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boydak

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I did a quick search and did not find an answer.
Since beginning all grain my efficiency has been about 55%. This weekend I used an additive that would make my mash water a 5.0 no matter what. My efficiency sky rocketed to a 74%.
I did a few other things a little diffently but was wondering if ph effects efficiency?
 

VikeMan

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pH can affect efficiency, but not really significantly unless the pH is pretty far out of whack.

There is no product that will take mashes to pH 5.0 (or any other specific pH) no matter what. They are snake oil. An example is 5.2 Mash pH Stabilizer, which is basically useless.
 

IslandLizard

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I did a few other things a little diffently
What things?
Chances are your efficiency improved due to those rather than a magical pH "Stabilizer." BTW, 5.0 is a bit too low.

75% efficiency is still not stellar, pretty much a minimum to strife for. Is that 75% Mash efficiency or Brewhouse efficiency?
 

McKnuckle

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"The pH optima of alpha amylase is also higher at 5.3–5.7 compared to 5.1–5.3 for beta amylase."
Source: The Oxford Companion to Beer Definition of alpha amylase

75% efficiency is still not stellar, pretty much a minimum to strive for.
Geez, I wouldn't go that far. Consistency is more important. Chasing efficiency as a primary goal can be an exercise in frustration. 70% is still alright if you have a reliably repeatable process. But even that is an arbitrary cut-off for "acceptable."
 

McKnuckle

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Well now, I didn't say 65% or lower, I said 70%. I'd prefer higher, but again, the point is to have a reliable process, not to show off a number.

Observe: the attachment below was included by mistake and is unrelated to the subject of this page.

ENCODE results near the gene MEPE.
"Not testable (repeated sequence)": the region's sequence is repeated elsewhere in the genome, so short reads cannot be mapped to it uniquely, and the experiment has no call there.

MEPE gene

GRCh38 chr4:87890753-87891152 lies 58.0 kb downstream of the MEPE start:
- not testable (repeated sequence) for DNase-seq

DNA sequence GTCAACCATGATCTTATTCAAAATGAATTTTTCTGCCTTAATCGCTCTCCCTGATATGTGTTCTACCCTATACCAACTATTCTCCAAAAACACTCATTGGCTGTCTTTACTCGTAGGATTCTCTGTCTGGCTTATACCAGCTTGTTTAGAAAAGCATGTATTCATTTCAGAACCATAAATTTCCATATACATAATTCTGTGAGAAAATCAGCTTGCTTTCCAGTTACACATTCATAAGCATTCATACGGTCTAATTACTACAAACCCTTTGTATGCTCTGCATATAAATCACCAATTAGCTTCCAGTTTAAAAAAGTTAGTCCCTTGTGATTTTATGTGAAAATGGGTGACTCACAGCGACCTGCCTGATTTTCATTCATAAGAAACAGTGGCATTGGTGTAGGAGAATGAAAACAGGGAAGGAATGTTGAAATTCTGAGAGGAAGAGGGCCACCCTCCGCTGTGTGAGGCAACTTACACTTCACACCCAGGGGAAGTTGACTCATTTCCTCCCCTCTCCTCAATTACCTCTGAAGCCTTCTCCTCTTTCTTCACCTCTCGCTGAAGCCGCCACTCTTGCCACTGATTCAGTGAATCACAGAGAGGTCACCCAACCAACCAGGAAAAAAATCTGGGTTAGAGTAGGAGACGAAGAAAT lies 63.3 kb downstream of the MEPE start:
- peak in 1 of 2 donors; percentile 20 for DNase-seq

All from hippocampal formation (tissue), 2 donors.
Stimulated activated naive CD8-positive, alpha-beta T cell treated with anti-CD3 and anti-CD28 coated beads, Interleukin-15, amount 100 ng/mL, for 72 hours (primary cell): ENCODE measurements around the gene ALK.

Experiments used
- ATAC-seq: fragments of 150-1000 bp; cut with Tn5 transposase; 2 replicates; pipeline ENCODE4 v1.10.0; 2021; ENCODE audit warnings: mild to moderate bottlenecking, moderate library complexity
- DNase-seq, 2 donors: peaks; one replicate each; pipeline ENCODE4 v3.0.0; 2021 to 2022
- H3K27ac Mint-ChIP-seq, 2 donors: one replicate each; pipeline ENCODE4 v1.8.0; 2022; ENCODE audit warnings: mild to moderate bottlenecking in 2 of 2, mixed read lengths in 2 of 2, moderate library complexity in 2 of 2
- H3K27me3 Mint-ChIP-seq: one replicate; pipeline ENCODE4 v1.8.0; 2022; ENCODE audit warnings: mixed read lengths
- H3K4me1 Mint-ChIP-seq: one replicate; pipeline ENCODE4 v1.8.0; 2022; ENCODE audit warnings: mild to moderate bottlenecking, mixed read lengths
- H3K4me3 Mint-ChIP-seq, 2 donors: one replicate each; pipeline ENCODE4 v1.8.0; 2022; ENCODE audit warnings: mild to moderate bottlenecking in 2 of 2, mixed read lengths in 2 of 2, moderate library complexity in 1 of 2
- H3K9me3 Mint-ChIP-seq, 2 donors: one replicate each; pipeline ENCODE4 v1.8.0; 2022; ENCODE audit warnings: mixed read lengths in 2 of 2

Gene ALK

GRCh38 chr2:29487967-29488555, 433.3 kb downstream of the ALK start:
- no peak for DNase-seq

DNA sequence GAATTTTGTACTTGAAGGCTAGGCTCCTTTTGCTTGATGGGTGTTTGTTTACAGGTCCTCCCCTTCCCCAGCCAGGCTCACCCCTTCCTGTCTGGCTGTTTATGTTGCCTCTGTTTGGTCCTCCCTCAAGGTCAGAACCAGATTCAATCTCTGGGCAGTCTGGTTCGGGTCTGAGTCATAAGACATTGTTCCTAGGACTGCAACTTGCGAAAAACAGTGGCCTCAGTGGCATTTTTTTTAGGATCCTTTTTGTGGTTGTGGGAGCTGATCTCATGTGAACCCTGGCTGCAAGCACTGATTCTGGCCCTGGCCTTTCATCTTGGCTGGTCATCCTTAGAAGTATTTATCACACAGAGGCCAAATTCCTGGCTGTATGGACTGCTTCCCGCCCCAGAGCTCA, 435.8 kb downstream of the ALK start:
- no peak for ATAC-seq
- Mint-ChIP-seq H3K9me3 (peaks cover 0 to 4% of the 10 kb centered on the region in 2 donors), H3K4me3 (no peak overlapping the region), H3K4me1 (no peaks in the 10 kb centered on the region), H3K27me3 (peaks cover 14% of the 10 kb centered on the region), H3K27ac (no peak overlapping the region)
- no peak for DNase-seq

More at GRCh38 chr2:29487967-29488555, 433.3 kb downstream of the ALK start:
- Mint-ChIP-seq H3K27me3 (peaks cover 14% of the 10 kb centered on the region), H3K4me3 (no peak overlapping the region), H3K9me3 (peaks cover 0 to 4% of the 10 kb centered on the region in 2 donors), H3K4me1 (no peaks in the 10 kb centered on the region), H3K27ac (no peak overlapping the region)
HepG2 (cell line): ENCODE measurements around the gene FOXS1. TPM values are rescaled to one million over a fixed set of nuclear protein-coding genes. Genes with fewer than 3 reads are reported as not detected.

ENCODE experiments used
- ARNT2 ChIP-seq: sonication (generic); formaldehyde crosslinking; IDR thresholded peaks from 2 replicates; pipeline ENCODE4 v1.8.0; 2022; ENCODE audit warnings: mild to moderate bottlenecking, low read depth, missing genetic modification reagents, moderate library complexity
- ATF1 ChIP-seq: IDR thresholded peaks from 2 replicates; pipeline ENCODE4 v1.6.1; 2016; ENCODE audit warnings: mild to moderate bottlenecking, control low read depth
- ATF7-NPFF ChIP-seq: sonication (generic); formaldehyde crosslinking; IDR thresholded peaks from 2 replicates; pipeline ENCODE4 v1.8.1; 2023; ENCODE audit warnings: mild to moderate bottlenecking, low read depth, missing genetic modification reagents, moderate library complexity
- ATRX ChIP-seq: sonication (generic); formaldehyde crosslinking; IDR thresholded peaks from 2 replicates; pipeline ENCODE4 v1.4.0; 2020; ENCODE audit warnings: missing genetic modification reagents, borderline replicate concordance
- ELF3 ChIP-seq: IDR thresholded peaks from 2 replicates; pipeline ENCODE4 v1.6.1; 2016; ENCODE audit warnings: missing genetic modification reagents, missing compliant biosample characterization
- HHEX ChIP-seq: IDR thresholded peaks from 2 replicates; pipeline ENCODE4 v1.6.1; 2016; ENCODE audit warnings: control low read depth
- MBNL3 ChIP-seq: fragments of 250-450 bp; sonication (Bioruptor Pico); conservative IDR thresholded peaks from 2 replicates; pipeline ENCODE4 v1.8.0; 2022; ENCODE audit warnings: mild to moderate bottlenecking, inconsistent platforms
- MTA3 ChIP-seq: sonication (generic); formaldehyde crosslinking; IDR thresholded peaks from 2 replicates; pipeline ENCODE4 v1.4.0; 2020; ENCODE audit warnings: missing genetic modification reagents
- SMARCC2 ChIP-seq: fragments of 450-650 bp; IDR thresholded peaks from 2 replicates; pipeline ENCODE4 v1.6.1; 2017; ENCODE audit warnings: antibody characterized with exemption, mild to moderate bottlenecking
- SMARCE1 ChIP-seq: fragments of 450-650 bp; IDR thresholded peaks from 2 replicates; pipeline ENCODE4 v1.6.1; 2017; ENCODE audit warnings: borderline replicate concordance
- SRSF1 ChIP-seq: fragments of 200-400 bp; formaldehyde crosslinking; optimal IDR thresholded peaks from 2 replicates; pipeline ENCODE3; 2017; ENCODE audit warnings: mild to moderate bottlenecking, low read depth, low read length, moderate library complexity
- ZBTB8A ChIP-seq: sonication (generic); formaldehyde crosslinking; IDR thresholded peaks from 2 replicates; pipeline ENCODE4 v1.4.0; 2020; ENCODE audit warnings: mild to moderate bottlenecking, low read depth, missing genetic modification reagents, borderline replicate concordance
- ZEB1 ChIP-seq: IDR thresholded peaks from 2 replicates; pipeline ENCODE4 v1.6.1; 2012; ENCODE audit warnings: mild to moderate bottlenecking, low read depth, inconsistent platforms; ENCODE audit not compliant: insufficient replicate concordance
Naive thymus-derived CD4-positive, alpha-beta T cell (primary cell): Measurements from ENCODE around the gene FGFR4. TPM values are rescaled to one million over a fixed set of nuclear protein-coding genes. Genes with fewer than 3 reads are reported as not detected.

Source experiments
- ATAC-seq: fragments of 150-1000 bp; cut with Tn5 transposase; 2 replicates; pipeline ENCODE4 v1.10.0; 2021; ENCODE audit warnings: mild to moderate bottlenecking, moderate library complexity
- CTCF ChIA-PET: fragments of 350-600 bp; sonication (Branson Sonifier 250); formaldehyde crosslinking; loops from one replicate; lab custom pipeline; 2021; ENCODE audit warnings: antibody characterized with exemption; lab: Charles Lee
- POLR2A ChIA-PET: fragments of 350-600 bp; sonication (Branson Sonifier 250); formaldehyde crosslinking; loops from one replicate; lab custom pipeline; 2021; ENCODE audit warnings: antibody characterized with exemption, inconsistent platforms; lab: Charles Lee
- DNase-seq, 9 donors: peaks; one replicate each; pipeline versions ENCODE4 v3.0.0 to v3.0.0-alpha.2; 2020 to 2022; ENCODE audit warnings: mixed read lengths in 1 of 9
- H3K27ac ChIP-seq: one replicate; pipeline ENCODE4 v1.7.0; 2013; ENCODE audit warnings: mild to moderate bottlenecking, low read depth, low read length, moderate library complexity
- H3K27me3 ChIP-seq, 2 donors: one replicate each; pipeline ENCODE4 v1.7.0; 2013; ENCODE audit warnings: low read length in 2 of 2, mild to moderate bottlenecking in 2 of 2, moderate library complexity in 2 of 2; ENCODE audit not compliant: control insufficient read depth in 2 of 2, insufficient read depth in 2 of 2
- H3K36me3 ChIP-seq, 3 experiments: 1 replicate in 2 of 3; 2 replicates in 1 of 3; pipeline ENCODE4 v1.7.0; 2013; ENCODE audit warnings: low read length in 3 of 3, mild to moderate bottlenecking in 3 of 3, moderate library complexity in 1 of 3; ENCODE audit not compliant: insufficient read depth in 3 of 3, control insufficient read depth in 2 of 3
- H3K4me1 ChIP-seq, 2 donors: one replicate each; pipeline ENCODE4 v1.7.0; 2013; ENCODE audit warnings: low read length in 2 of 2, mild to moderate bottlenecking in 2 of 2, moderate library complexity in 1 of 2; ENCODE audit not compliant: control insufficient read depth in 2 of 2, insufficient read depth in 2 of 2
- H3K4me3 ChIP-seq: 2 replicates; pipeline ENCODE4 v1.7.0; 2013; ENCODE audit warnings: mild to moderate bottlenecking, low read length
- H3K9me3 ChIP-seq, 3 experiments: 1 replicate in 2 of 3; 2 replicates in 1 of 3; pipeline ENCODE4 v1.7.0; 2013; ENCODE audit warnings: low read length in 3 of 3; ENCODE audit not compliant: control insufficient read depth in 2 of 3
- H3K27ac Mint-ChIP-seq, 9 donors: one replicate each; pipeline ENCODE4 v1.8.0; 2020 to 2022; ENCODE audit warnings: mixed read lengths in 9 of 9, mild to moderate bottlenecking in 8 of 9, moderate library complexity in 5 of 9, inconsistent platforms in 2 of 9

And respectfully, I doubt you get 92% mash efficiency*. Most homebrewers don't rigorously follow the calculations: http://braukaiser.com/documents/efficiency_calculator.xls

...and again, that's still okay. because it's about consistency, not a specific number.


*Let's say I have 2 kg of grain and 13 L of water in my mash. Let's say that I achieve 100% conversion efficiency, which I will not, but it illustrates my point. I will still have 0.75 L/kg (0.09 gal/lb) absorbed by the grain and not recovered. So that's 1.5 L of wort not recovered. 11.5/13 = 88.5% mash efficiency. To get 92% you'd need to have 100% conversion and about 0.06 gal/lb absorption.
 
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IslandLizard

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damn, now i want to try it.....
No need to. I have seen proof. But it's not mine, and I'm not sure that member wants to volunteer that (slightly dark) episode of his homebrewing career. Although it's funny as hell, true HBT core, more than just a few of us would appreciate.
 

Silver_Is_Money

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I've mashed at a measured 5.1 pH and hit my anticipated pre-boil gravity within my usual margin for error. And likewise at 5.7 pH. I don't really think that any reasonable mash pH can toss off efficiency much, if at all.

As for the others who have already pegged this, a phosphate based pH stabilizer (buffer) is not going to buffer a mash pH at 5.0 or 5.2.